Crime and Horror comic-books were the main victims of The Code's oppression. The CCA's main tenant for appropriate content was that “in every instance good shall triumph over evil”. Also, the Code was highly opposed to “instances of law enforcement officers dying as a result of a criminal's activities”. Sexual innuendo and the depiction of sexual violence was also banned outright and echoing the “Hollywood Production Code” love stories emphasising 'the sanctity of marriage” were highly encouraged.


            In 1971, The Code was revised a number of times, eventually allowing the “sympathetic depiction of criminal and corruption of public officials” as long as the instances were cited as rare and the culprit(s) were punished in a satisfying manner. Essentially, The Code eventually allowed comic-books to portray crime, violence and sex as long as it was displayed as aberrant behavior and the perpetrators were punished by the powers-that-be thus upholding and maintaining the status-quo.  


            During the 80's & 90's the influence of The Code heavily waned and by the 2000's, with the help of Underground Comics enjoying artistic freedom since the 60's & 70's and the introduction of comic-books for “Mature Readers” i.e. Graphic Novels (Neil Gaiman's the Sandman leading the charge) by comic giants such as DC's Vertigo & Marvel's Epic Comics, The Code had reached its final days of moral authority.  Marvel Comics abandoned The Code entirely in 2001 in favour of its own, age-based rating system. In 2011 DC Comics followed suit and with Bongo Comics having already abandoned The Code and Archie Comics following suit a day after DC Comics, the CCA code and its official seal, was now officially and thankfully defunct.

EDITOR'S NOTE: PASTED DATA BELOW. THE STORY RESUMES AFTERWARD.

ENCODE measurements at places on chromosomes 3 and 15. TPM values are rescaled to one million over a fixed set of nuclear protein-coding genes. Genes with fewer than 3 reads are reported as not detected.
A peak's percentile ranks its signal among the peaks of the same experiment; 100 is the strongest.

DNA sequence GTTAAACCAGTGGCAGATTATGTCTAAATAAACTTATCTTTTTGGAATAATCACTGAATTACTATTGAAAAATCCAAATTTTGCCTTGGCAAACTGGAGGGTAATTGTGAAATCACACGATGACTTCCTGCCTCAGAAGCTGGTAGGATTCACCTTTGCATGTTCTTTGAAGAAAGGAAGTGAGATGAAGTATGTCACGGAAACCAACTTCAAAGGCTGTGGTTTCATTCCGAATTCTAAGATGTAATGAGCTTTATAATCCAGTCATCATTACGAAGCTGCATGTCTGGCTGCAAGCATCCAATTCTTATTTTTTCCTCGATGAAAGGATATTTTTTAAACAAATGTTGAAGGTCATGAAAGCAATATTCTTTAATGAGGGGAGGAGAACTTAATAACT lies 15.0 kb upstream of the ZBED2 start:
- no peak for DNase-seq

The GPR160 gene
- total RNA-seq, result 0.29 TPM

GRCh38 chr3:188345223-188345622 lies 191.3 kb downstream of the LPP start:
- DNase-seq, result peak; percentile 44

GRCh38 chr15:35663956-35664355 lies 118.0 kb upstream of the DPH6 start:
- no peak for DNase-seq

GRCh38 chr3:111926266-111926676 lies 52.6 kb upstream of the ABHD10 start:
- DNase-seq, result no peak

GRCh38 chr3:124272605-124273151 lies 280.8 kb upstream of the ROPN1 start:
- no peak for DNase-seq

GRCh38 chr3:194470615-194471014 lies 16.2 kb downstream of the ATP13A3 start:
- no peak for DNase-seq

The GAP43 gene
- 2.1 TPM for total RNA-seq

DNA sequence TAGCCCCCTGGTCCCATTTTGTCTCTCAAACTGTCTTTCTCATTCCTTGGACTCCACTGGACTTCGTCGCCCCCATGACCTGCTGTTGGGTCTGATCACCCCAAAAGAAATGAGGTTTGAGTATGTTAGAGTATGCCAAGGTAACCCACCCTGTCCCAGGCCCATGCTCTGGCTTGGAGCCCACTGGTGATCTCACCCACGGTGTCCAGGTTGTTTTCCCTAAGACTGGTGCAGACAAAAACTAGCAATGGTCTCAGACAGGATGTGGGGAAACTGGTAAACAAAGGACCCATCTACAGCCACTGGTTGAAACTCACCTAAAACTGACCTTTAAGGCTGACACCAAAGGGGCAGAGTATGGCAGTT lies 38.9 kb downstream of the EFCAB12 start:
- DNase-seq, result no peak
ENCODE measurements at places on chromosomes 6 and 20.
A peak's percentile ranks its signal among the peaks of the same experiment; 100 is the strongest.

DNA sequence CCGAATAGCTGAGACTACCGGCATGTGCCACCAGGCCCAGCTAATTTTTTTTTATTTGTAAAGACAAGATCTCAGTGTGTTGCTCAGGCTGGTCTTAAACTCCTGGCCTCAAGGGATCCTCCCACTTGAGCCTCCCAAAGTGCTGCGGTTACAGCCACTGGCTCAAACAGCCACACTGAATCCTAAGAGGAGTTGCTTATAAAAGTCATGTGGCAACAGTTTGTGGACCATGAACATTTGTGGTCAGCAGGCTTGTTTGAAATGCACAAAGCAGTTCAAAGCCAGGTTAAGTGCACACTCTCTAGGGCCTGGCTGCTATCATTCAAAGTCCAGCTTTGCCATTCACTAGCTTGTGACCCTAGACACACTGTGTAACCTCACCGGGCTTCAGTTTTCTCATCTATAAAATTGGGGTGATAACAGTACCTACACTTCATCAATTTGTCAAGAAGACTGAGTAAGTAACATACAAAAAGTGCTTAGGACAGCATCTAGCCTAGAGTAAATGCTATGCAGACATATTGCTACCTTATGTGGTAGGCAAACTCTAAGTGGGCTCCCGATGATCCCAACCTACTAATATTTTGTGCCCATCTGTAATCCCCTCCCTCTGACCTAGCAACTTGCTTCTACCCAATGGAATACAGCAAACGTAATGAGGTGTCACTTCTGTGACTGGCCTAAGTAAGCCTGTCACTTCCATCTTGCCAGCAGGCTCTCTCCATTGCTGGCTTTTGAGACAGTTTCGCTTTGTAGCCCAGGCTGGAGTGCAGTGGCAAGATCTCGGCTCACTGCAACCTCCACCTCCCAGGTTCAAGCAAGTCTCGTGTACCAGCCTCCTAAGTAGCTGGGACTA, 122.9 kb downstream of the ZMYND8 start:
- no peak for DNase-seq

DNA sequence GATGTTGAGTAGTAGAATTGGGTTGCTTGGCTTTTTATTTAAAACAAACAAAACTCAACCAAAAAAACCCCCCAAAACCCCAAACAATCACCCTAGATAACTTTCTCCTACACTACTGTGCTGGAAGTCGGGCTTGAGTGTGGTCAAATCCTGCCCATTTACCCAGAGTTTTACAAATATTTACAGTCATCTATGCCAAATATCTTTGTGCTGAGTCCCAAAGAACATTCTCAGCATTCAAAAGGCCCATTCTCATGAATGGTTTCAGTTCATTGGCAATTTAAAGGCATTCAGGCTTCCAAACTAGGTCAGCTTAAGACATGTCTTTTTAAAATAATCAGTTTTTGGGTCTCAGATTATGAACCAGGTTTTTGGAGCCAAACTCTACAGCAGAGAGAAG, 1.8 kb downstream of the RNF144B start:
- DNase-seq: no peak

And how did The Joker fare during these oppressive times to comic-book entertainment? He adapted of course. He adapted to the new information and stimulus of each new scenario he found himself written into and used it towards his unending goal of challenging Batman, not killing him, but challenging him. It is important to realise the fact that The Joker can never actually die while Batman, itself, exists. As co-creator Jerry Robinson points out, he conceived The Joker as an “exotic, enduring arch-villain who could repeatedly challenge Batman.” The Joker is not interested in killing Batman at all, because he sees him as Batman and nothing else; as he knows he himself is The Joker and nothing else. Masked or not, he knows that Batman is the counterpoint to his existence and without the 'game' that they have played and shared for decades, The Joker knows that his or 'its' existence is without purpose without the caped crusader attempting to foil his insane plans and so do the authors who have brought The Joker to life over the years. From the psychopath of the formative years, to the prankster clown of the TV series (1966-68), to the darker, more esoteric representations of Frank Miller's The Dark Knight Series and Grant Morrisons & Dave Mckean's Arkham Asylum: A serious House on Serious Earth, the initial concept for The Joker, an ever-changeable, enduring villain, has been maintained to suit the cultural tastes and foibles of the time. Whether he is an aristocratic clown, a slit-faced psycho with a penshun for chaos or a tatted up gang boss with an equally psycho partner, The Jokeer will continue to adapt to the time he was written into and use this new information and stimulus to change himself to suit his own ultimate and perpetual end – make Batman's life a living hell!


Gene Von Banyard's The Joker


by Gene Von Banyard